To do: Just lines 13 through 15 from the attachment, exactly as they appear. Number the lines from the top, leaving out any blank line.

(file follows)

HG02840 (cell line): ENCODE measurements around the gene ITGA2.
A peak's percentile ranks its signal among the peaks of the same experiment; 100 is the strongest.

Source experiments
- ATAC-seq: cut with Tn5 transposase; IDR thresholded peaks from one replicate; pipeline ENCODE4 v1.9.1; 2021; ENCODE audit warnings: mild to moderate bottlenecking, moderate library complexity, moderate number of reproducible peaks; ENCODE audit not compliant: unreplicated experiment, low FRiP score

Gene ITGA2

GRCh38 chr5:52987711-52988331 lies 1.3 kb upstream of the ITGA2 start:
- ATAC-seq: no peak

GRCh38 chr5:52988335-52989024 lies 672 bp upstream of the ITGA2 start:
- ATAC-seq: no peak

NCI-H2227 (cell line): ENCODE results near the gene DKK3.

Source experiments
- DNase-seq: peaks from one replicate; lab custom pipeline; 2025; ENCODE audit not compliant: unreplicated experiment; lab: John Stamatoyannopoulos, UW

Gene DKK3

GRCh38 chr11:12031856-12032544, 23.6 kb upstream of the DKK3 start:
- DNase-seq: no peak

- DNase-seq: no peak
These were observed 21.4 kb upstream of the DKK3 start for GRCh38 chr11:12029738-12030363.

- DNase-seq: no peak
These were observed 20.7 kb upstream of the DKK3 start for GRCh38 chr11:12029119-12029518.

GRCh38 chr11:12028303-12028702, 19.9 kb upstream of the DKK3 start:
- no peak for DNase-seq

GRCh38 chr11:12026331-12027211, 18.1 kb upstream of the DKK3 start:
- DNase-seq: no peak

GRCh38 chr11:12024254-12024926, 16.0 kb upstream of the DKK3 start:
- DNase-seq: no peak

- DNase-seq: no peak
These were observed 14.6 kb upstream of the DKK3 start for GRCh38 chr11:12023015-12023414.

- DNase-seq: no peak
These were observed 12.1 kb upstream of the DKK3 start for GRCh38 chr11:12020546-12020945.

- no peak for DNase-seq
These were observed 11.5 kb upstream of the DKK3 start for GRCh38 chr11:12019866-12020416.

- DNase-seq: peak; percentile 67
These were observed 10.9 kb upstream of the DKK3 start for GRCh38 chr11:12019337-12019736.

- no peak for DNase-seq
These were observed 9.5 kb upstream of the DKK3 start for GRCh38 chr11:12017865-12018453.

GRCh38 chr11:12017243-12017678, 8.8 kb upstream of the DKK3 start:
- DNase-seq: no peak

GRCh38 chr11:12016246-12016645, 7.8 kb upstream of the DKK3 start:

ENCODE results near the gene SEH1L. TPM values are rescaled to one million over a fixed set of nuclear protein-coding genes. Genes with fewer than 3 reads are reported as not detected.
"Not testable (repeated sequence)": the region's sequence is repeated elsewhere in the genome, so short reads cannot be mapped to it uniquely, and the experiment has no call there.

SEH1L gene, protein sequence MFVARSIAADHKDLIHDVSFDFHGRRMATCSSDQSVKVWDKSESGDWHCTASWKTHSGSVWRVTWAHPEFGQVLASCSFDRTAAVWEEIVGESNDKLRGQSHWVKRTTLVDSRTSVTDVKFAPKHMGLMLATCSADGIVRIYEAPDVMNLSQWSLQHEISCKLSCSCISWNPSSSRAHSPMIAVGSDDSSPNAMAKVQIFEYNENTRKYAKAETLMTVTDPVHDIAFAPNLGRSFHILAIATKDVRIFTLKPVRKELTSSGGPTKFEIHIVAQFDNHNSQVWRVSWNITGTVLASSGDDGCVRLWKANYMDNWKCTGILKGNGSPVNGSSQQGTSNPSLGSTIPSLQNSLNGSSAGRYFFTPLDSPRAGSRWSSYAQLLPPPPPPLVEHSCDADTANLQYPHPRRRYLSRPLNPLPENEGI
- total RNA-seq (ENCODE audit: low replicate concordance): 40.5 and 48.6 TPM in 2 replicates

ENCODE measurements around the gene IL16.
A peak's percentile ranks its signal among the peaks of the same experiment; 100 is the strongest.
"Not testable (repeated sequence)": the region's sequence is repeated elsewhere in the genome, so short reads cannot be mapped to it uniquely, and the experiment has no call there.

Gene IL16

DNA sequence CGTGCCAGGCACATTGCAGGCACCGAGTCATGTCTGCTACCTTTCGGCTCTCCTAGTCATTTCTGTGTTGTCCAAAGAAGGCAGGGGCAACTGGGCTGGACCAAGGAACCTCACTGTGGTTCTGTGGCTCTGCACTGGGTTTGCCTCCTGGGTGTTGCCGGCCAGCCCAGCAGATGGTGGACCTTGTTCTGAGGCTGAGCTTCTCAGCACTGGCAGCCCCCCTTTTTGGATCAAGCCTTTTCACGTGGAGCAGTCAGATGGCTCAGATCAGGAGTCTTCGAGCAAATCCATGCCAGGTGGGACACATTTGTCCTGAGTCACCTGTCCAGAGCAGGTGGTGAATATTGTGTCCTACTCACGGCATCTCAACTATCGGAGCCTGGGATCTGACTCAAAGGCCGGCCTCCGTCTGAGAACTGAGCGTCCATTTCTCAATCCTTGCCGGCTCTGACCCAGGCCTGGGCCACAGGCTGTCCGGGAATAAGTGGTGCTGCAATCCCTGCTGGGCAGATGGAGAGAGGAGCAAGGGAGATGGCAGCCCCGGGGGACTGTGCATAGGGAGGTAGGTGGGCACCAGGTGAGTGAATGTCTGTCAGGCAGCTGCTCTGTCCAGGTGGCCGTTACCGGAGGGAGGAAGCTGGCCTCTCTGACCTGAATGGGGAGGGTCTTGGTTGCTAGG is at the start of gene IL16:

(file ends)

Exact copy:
Gene DKK3

GRCh38 chr11:12031856-12032544, 23.6 kb upstream of the DKK3 start:
- DNase-seq: no peak